Early skin-to-skin contact associated with higher breastfeeding rates
Washington: A new study has revealed that skin-to-skin contact between mother and baby in the delivery room is linked positively to an increased likelihood for exclusive breastfeeding.
Researchers, who found that when combined with a mother's intent to breastfeed, the likelihood was even greater, reviewed electronic medical records of single, late preterm or term healthy births at a New York hospital.
Study authors looked for information on whether or not the mother and infant had skin-to-skin contact in the delivery room, as well as maternal age, intention to breastfeed, gestational age, mode of delivery, admission temperature and glucose testing on admission to the newborn nursery.
In total, 150 newborn hospital records were reviewed, of which 53 percent of the infants had skin-to-skin contact with their mothers in the delivery room. Seventy-two percent of the mothers intended to breastfeed exclusively, although only 28 percent actually did.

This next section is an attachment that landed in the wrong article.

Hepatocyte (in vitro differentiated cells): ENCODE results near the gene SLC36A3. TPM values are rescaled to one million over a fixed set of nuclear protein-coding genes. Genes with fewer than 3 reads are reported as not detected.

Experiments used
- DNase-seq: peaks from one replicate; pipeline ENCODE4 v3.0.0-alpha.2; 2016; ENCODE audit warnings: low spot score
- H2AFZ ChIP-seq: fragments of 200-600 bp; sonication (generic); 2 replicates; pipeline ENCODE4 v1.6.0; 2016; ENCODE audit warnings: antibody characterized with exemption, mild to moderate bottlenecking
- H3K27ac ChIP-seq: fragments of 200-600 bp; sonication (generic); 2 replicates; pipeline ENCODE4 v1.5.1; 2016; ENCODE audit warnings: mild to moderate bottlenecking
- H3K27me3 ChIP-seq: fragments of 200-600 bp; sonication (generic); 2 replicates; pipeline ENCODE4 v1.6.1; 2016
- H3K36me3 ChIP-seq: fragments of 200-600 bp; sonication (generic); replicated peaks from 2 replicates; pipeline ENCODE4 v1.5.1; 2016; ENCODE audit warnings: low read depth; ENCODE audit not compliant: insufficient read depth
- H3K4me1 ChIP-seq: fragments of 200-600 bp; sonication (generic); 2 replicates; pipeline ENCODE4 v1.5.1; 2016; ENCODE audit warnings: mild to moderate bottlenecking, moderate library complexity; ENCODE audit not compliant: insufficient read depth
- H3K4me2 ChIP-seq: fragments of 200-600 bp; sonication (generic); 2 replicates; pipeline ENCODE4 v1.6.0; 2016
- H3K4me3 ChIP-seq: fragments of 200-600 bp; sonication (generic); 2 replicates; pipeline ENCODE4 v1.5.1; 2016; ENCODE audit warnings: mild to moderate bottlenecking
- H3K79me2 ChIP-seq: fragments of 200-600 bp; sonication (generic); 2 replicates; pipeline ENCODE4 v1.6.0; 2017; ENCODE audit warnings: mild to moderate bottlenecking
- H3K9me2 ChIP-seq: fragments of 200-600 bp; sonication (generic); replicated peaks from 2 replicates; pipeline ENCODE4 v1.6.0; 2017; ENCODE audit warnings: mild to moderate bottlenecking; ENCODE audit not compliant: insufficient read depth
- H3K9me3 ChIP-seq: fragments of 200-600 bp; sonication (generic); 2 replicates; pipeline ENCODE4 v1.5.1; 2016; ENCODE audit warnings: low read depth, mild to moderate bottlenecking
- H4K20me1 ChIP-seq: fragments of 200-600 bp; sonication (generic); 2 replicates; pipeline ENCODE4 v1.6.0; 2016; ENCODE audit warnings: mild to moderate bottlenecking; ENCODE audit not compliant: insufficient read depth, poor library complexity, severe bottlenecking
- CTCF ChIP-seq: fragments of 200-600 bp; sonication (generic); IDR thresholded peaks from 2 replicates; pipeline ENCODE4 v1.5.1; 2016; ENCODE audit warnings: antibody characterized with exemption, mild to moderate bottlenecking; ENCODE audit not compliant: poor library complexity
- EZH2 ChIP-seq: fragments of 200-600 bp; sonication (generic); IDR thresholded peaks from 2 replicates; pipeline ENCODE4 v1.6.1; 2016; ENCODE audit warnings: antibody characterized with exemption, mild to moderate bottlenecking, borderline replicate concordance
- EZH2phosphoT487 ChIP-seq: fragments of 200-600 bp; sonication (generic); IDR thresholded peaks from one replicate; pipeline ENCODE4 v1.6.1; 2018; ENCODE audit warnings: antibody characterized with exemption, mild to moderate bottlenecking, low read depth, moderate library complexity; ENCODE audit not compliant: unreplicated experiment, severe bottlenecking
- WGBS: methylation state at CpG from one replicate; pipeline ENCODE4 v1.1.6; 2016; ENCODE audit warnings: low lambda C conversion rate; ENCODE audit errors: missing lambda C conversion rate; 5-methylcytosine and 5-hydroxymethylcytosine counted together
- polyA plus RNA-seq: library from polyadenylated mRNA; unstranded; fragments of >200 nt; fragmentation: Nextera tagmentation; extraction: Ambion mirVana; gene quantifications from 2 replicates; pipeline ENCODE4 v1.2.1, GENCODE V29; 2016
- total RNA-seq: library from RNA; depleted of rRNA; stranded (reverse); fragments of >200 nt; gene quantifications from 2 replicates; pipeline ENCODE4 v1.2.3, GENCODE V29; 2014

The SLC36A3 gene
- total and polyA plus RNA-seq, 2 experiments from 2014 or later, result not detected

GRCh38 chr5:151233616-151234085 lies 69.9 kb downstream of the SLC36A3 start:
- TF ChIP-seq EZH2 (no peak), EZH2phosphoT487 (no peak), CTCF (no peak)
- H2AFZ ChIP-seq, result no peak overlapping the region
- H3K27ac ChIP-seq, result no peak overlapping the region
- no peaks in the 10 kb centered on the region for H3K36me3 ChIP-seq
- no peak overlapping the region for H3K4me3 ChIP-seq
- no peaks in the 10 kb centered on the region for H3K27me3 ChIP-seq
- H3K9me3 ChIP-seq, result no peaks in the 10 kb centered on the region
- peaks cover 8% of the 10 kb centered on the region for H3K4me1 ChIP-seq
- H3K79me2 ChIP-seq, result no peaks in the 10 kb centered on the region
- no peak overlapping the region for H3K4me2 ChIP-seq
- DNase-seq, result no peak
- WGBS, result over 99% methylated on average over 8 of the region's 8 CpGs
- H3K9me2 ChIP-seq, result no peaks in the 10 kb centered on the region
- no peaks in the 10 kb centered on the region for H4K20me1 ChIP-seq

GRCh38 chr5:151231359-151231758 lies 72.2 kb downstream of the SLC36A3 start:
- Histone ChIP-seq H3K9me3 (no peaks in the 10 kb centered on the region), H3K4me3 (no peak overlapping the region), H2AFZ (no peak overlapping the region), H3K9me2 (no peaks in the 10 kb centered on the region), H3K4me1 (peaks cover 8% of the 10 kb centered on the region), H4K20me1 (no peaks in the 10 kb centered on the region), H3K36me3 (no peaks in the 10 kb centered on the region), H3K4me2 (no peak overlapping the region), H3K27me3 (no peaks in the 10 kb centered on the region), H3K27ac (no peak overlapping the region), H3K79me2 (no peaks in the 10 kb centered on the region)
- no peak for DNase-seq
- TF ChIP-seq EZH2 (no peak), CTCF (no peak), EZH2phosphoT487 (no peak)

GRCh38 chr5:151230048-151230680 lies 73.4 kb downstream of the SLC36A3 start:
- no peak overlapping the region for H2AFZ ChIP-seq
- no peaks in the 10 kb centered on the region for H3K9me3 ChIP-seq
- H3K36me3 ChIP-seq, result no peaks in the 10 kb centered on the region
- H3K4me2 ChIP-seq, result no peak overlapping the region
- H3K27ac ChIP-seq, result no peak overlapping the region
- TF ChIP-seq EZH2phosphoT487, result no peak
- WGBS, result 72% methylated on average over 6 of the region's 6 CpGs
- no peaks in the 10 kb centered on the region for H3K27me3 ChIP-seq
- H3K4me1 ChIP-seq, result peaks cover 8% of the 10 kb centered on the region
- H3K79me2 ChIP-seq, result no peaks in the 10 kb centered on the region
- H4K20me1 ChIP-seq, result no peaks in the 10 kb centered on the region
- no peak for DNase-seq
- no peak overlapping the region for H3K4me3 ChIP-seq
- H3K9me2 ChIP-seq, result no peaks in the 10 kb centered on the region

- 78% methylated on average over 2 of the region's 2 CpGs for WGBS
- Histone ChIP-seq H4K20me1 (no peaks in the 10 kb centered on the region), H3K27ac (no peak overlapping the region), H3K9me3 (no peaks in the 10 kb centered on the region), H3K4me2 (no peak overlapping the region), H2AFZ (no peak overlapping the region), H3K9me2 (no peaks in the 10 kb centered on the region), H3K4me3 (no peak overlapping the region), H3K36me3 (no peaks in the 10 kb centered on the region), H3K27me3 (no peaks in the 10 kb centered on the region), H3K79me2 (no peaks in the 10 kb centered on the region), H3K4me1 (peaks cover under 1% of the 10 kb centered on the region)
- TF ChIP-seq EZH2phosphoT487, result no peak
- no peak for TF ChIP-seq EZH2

The intention to breastfeed and skin-to-skin contact were significantly related to exclusive breastfeeding, independent of maternal age, mode of delivery, parity and gestational age. When corrected for gestational age and delivery mode, exclusive breastfeeding was significantly associated with skin-to-skin contact.
The study was presented at the American Academy of Pediatrics (AAP) National Conference and Exhibition in Orlando.